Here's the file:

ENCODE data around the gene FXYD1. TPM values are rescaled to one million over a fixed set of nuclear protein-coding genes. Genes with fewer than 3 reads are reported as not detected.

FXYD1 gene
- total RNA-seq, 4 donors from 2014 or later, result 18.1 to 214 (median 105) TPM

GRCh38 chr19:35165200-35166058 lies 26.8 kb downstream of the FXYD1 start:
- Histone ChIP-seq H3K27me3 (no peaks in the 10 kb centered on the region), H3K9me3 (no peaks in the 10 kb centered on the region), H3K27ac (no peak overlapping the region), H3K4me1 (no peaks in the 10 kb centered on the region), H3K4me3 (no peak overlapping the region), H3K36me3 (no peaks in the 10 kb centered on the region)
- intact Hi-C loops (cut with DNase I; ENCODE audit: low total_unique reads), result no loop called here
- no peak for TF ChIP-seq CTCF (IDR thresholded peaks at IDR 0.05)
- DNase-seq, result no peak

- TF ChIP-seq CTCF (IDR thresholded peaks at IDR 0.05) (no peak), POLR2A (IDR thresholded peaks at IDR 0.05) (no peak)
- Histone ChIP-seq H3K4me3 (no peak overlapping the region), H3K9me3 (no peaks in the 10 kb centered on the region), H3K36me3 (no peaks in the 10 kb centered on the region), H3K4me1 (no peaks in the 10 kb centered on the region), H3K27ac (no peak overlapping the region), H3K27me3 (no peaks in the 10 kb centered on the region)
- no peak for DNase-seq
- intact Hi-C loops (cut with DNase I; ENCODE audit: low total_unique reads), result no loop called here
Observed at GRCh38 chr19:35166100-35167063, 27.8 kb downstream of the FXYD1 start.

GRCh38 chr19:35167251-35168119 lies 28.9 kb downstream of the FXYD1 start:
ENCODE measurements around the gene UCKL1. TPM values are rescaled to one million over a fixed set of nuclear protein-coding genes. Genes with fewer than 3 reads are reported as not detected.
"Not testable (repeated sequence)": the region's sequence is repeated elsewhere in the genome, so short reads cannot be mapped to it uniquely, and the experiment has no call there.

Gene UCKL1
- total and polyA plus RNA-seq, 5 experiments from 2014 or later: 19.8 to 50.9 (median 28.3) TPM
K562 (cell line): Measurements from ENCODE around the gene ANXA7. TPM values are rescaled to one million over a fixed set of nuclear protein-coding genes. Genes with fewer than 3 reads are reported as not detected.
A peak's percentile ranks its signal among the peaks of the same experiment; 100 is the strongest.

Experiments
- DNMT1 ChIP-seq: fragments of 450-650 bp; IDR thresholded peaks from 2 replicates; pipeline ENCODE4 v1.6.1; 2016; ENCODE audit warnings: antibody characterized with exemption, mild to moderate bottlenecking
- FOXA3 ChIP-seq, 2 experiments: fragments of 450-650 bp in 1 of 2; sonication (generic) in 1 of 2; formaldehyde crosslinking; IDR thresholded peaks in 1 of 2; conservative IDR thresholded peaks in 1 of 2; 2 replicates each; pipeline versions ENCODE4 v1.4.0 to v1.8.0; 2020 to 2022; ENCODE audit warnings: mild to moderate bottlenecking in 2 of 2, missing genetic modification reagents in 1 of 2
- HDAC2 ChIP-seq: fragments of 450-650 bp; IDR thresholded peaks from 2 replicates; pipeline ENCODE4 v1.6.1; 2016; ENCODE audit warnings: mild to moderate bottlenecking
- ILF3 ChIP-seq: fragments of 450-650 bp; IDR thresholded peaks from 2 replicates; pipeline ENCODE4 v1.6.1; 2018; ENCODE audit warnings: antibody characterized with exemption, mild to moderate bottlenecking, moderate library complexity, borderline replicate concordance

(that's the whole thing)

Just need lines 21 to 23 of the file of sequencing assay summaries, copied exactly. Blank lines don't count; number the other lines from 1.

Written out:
Experiments
- DNMT1 ChIP-seq: fragments of 450-650 bp; IDR thresholded peaks from 2 replicates; pipeline ENCODE4 v1.6.1; 2016; ENCODE audit warnings: antibody characterized with exemption, mild to moderate bottlenecking
- FOXA3 ChIP-seq, 2 experiments: fragments of 450-650 bp in 1 of 2; sonication (generic) in 1 of 2; formaldehyde crosslinking; IDR thresholded peaks in 1 of 2; conservative IDR thresholded peaks in 1 of 2; 2 replicates each; pipeline versions ENCODE4 v1.4.0 to v1.8.0; 2020 to 2022; ENCODE audit warnings: mild to moderate bottlenecking in 2 of 2, missing genetic modification reagents in 1 of 2